On Tuesday, we're off to Italy -- me, Janene, and, yes, Evan, age-not-quite 3. This is the most ambitious trip we've tried with our resident toddler. He's extremely energetic these days and careens from delightful to impossible in a shockingly short time span.

In short, aside from some good food and lots of coffee, we have literally no idea what to expect from this trip.

I'm planning to do periodic blogging, depending on internet availability and how tired we get. At the same time, blogging will definitely be lighter than in the past. I spend so much time on the computer during my normal life that I'm also going to take a vacation from typing.

So...wish us buon viaggio e buona fortuna. Next stop, Agriturismo Montepiano on Wednesday for a 3-night stay.

March 28, 2007

A day at the Mall

A very pleasant day today. Reasonably cool -- upper 60s with a nice breeze, but quite warm when the sun was out, which was the case for most of the day.

Like yesterday, Evan had a great time in the city. There were so many things for him to look at -- the tall Metro escalators, the smiling passers-by, the fast subway cars whizzing past him on the platform, and a big lawn to play on (otherwise known as The Mall.)

I started off the day with a short run in the beautiful neighborhood around the hotel, headed northwest past the embassies, then left into Dumbarton Oaks Park. What a wonderful place for a run. Only a few steps into the park, as you descend a big hill, you suddenly feel like you're miles from the city. The noise dissipates, and what had been an urban run suddenly turns into a cross-country trail. It made me wish we had anything remotely comparable at home and nostalgic for my two years living in the DC area.

By the time I returned to the hotel, Evan was up from his nap, and we headed to lunch at Five Guys at the National Place Food Court near Metro Center. We'd read about this place on the Internet. Its burgers and fries are rated as some of the best in DC. We don't know about that, but it was very good, and very cheap, and very greasy. This isn't fine dining. But the small cheeseburger -- not particularly small -- was around $3, and the small fries, plenty big enough for Janene and me to split, were about that as well. For about $12 between us, we had a delicious, not very healthy meal.

March 27, 2007

Along for the ride

When you're traveling with a baby, you're never anonymous. Everywhere you go, you get smiles in your direction. Today was a beautiful upper-70s March day in D.C. -- the sort of gorgeous early spring day that's fairly common there but really, really rare in Chicago -- and Evan was wearing his Hawaiian shirt and jeans shorts. Janene was out for a walk this morning with him while I was working in a cafe, and she reported how many people stopped out of the blue to say how cute he looked in the stroller. He's a conversation starter.

A baby also has a way of turning the mundane into something exciting, and the enthusiasm becomes infectious. Who knew that a laminated menu or a tassled pillow in the hotel could entertain for so long. It's a lot of fun.

There are drawbacks, too. At about 7:30, we were enjoying a lovely walk on a beautiful evening, strolling up Embassy Row, and were forced to cut our night short because we know we have to get back to the hotel before Evan falls asleep in the stroller instead of his Heavenly Crib®. We didn't want to go in -- Du Pont Circle is filled with great bookstores (both used and new), interesting restaurants, and nice neighborhoods for a stroll -- but an early evening is a small price to pay for not having to endure long stretches of crying later.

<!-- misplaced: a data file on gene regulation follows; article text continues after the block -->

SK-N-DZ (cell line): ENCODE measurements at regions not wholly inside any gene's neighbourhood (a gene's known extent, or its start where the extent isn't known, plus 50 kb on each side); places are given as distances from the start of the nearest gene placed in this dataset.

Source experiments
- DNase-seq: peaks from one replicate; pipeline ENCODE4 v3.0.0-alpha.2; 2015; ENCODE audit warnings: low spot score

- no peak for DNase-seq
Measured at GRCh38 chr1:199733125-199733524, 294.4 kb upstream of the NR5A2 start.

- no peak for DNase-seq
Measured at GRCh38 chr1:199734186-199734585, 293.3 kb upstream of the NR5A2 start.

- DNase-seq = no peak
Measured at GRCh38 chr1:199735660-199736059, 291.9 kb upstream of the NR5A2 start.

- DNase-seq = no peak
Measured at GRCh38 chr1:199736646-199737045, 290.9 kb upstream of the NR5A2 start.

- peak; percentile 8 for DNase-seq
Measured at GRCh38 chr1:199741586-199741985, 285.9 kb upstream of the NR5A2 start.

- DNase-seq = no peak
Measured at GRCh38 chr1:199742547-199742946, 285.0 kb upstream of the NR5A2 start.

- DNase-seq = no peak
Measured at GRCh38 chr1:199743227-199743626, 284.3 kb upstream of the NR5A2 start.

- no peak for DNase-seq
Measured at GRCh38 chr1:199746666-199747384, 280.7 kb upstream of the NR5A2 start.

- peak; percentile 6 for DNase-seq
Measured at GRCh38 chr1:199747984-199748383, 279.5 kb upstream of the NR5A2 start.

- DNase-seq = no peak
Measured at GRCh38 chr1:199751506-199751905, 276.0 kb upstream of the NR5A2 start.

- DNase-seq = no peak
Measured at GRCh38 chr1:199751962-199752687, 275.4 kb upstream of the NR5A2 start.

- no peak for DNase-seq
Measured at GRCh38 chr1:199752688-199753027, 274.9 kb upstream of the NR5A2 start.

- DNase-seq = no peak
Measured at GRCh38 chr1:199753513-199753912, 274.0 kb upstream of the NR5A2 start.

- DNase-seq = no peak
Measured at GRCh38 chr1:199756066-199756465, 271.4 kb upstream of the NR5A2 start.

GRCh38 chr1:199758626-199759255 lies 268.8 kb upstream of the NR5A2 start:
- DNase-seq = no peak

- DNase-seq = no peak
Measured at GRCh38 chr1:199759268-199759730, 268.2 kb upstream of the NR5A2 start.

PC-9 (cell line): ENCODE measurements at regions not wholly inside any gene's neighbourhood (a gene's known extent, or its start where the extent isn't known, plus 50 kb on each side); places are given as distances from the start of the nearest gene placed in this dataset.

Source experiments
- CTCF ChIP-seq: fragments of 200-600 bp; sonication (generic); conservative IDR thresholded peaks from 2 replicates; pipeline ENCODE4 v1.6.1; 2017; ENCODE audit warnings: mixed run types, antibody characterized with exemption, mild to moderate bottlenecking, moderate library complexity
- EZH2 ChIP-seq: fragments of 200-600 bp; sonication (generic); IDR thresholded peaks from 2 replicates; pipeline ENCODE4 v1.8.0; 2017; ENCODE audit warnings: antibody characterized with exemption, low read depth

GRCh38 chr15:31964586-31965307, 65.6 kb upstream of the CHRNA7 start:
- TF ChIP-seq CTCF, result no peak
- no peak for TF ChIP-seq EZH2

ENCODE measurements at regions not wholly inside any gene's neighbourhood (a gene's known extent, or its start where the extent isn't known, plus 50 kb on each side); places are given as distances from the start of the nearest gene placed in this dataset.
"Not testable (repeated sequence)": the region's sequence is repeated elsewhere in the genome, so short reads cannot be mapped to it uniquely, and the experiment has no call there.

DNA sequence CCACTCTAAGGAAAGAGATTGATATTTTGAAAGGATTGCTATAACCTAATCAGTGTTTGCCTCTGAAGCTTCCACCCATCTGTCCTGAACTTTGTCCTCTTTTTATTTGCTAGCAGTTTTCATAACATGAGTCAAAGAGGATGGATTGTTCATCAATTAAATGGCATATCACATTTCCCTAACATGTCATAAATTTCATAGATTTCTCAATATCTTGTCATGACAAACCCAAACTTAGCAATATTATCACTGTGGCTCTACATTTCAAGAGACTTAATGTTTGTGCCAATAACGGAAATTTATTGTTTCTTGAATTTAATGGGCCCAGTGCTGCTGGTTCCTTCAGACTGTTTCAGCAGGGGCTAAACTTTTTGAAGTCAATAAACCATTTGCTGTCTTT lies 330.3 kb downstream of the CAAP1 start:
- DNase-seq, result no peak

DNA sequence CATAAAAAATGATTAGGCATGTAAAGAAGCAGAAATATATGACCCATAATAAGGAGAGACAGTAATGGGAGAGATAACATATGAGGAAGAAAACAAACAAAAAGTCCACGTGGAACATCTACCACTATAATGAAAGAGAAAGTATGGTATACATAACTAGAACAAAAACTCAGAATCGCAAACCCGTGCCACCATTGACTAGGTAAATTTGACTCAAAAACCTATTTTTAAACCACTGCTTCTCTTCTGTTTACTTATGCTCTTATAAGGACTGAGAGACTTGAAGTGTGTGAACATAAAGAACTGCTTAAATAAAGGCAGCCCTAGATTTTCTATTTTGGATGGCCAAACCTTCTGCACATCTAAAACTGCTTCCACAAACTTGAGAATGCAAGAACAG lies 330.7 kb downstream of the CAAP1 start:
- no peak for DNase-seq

We're also learning how much energy one needs simply to do anything with a baby. We purposely kept the itinerary light on this trip, yet we've never been so exhausted while traveling -- not after a day of walking up and down hills in San Francisco, not after a day of dodging Italian drivers on the Amalfi Coast, not ever. At the end of the day, it certainly feels like we've done a full day's worth of traveling and then some -- even if I don't necessarily have pages worth of materials worth writing about.

March 26, 2007

In DC, and very tired

Traveling is so much more tiring than it used to be, in our pre-parent days. Everything takes so much longer. There is so much more stuff. You don't just get in a taxi -- you have to load the trunk with the stroller and all of your bags, then strap in the car seat and make sure it's totally secure before you can go on your way. Airplane flights, subway rides, trips down escalators...it all requires multiple steps.

The flight to DC was uneventful, but by the time we got to our room at the Westin Embassy Row -- in a beautiful neighborhood two blocks from DuPont Circle, though the hotel badly needs renovating -- we were completely spent.

Evan, however, was ready to go. After a short rest in the hotel, we took a walk to Luigi's, where Evan became the third generation of Kessler to eat there (it was a favorite college hangout for my dad). The food's not bad -- old school, traditional Italian with red checkered tablecloths -- but if that's your reason for going there, you're missing the point. It's just a great, classic Washington spot that's been operating since the 40s, and I try to stop in every time we're in town.